Künstlerroman Criticism: Major Works - Essay

Maurice Beebe (essay date 1964)

(Twentieth-Century Literary Criticism)

SOURCE: Beebe, Maurice. “Honoré de Balzac: The Novelist as Creator.” In Ivory Towers and Sacred Founts: The Artist as Hero in Fiction from Goethe to Joyce, pp. 175-96. New York: New York University Press, 1964.

[In the following essay, Beebe assesses the work of French writer Honoré de Balzac and concludes that contrary to most appraisals of Balzac, as a writer, he was both a romantic and a realist.]

“The crossroad of sensibility and social history,” we have seen, is the area from which the finest fiction comes.1 Because the greatest novelists achieve a balance between individual vision and the life which they must use in their art, they seem to...

(The entire section is 9607 words.)

Howard Engelberg (essay date 1968)

(Twentieth-Century Literary Criticism)

SOURCE: Engelberg, Howard. “James and Arnold: Conscience and Consciousness in a Victorian Künstlerroman.” In Henry James's Major Novels: Essays in Criticism, edited by Lyall H. Powers, pp. 3-27. East Lansing: Michigan State University Press, 1973.

[In the following essay, originally published in 1968, Engelberg argues in his examination of Roderick Hudson that Henry James was the first author writing in English to utilize the künstlerroman's “artist's dilemma” as a plot device for a novel.]

In his recent study of the artist-hero in fiction, Maurice Beebe examines the scores of novels in nineteenth-century English fiction which might be...

(The entire section is 9598 words.)

David Stouck (essay date 1975)

(Twentieth-Century Literary Criticism)

SOURCE: Stouck, David. “The Song of the Lark: A Künstlerroman.” In Willa Cather's Imagination, pp. 183-98. Lincoln: University of Nebraska Press, 1975.

[In the following essay, Stouck details how Thea Kronberg's artistic journey in Willa Cather's Song of the Lark marks it as a classic künstlerroman.]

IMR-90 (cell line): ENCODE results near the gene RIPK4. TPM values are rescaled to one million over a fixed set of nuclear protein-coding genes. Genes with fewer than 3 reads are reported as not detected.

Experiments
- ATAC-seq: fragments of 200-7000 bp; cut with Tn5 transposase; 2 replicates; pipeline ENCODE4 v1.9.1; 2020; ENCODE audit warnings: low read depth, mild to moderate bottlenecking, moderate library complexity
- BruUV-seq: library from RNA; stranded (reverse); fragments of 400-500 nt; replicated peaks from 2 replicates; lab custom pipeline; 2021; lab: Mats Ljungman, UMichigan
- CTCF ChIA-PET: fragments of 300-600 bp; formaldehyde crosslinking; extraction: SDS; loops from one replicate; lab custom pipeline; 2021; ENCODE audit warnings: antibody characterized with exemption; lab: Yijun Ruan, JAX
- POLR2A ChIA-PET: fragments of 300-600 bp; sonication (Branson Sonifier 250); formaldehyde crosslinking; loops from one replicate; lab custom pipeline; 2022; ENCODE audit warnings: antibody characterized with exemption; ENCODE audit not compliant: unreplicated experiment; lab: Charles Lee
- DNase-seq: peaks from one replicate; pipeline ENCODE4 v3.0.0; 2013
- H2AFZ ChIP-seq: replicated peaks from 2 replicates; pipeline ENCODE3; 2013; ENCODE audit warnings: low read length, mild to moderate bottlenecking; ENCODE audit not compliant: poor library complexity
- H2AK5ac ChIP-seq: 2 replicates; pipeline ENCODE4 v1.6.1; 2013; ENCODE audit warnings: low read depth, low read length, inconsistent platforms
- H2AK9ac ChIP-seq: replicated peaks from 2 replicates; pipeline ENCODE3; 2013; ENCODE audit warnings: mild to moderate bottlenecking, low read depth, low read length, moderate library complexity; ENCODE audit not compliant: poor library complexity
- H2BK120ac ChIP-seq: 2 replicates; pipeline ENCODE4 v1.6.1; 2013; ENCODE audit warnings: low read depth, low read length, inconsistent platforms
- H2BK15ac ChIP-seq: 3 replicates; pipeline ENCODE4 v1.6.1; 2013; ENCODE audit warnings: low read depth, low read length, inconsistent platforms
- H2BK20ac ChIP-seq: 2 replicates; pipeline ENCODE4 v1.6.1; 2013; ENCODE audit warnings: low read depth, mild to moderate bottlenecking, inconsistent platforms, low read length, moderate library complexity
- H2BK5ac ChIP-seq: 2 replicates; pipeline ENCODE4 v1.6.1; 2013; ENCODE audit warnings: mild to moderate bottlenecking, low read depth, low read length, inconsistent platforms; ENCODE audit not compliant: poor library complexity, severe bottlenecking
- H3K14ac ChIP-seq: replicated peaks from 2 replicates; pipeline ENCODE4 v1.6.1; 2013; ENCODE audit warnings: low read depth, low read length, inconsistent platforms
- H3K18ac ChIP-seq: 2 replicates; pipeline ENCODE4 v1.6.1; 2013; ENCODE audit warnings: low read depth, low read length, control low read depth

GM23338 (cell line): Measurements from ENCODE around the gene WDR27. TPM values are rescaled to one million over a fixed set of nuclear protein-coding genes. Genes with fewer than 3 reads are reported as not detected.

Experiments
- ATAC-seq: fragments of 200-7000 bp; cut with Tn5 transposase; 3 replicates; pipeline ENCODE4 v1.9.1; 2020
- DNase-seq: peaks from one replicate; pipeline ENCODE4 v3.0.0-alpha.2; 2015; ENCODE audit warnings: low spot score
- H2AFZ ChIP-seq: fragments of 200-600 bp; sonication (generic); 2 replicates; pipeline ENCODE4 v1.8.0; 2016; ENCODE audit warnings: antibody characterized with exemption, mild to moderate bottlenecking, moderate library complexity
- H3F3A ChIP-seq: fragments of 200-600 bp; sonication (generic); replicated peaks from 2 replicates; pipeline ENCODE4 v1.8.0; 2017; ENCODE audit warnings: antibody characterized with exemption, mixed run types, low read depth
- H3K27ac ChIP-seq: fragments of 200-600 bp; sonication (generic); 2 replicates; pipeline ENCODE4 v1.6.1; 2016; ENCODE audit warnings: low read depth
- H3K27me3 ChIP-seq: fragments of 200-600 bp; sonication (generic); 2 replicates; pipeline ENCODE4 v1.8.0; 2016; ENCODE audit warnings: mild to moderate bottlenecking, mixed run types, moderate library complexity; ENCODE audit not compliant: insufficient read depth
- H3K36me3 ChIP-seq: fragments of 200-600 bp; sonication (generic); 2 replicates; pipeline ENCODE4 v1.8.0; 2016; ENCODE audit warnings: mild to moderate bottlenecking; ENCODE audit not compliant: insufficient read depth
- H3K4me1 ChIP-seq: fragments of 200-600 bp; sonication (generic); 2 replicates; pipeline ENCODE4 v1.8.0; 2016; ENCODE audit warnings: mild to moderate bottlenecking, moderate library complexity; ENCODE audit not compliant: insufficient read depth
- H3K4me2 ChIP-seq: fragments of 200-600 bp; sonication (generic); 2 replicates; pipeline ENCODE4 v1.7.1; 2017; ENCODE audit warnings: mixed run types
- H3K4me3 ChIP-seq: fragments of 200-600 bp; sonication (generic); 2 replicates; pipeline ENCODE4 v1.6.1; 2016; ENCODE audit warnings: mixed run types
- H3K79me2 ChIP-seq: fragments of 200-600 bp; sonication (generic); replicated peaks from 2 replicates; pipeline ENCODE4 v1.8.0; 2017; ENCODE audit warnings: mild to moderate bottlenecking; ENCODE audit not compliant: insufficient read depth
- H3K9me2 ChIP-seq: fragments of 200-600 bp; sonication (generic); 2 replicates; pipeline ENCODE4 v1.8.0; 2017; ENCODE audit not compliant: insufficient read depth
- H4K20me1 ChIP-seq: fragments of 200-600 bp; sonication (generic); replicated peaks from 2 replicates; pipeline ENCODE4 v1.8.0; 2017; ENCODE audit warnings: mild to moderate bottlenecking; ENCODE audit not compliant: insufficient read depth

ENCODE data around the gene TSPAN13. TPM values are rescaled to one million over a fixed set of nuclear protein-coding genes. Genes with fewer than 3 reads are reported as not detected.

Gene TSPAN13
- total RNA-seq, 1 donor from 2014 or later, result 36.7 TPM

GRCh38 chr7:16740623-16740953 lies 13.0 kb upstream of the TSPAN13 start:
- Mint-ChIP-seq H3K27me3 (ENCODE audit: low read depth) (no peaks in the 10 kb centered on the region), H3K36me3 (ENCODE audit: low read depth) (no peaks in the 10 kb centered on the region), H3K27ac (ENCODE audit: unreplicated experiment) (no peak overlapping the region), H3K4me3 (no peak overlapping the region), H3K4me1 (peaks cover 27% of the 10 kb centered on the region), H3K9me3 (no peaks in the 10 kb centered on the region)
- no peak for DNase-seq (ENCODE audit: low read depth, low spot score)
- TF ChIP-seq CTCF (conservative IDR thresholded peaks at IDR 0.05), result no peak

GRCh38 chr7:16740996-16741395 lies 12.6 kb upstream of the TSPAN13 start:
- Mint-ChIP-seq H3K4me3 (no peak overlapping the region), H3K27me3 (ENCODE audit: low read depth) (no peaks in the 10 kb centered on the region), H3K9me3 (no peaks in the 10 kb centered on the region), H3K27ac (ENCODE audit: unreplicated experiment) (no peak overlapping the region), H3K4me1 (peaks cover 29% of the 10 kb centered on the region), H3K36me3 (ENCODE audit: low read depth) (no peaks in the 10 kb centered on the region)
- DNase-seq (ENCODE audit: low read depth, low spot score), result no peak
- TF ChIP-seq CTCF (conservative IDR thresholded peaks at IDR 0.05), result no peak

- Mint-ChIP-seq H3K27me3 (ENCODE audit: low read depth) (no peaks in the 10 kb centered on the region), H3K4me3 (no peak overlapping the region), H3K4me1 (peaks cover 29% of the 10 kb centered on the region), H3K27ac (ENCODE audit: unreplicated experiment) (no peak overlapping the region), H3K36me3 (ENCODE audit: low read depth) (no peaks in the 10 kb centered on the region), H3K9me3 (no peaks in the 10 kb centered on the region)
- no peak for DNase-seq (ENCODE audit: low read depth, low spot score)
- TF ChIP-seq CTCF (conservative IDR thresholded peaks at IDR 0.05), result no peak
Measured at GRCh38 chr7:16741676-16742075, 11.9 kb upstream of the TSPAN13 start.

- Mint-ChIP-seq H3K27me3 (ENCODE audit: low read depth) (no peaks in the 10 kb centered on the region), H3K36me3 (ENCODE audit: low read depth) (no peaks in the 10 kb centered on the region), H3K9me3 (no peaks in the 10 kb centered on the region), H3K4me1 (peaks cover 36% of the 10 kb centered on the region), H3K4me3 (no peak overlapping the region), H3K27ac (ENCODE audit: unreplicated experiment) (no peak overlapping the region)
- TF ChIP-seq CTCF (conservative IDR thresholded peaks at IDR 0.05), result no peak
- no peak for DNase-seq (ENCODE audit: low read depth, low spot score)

Willa Cather's most positive view of art and the artist's life is found in The Song of the Lark (1915).1 The images of the artist as a divine figure and a heroic conqueror which occur in her journalistic writings are given their full dramatic value in the story of Thea Kronborg who becomes a famous singer—a Wagnerian opera...

(The entire section is 6608 words.)

Carl D. Malmgren (essay date fall 1987)

(Twentieth-Century Literary Criticism)

SOURCE: Malmgren, Carl D. “‘From Work to Text’: The Modernist and Postmodernist Künstlerroman.Novel 21, no. 1 (fall 1987): 5-28.

[In the following essay, Malmgren gives an in-depth scrutinization of Thomas Mann's “Tonio Kroger” and John Barth's Lost in the Funhouse, using them as examples of modernist and postmodernist künstlerromane respectively.]

“… what an artist talks about is never the main point.

—John Barth quoting from Thomas Mann's “Tonio Kroger” in “The Literature of Replenishment”



(The entire section is 10825 words.)

Gail Turley Houston (essay date spring 1993)

(Twentieth-Century Literary Criticism)

SOURCE: Houston, Gail Turley. “Gender Construction and the Künstlerroman: David Copperfield and Aurora Leigh.Philological Quarterly 72, no. 2 (spring 1993): 213-36.

[In the following essay, Houston tries to differentiate between Victorian gender construction in male and female authored English künstlerromane by using Charles Dickens's David Copperfield and Elizabeth Barrett Browning's Aurora Leigh as a basis for the comparison.]


A nineteenth-century Romantic genre, the Kunstlerroman, as a kind of palimpsest, conceals the material concerns of the writer by asserting that self-making is...

(The entire section is 9318 words.)

Lilian Falk (essay date 2001)

(Twentieth-Century Literary Criticism)

SOURCE: Falk, Lilian. “The Master: Reclaiming Zangwill's Only Künstlerroman.English Literature in Transition 1880-1920 44, no. 3 (2001): 275-96.

[In the following essay, Falk closely reviews Israel Zangwill's The Master—examining how themes of morality are explored, how it falls into the künstlerroman genre, and whether it was inspired by Elizabeth Bishop's grandfather, George Hutchinson.]

Israel Zangwill's status as an important writer is firmly established. His weakest works are falling out of sight, while his best confirm his claim to fame. The Big Bow Mystery (1892) is recognized as a pioneering work in the locked-door...

(The entire section is 9309 words.)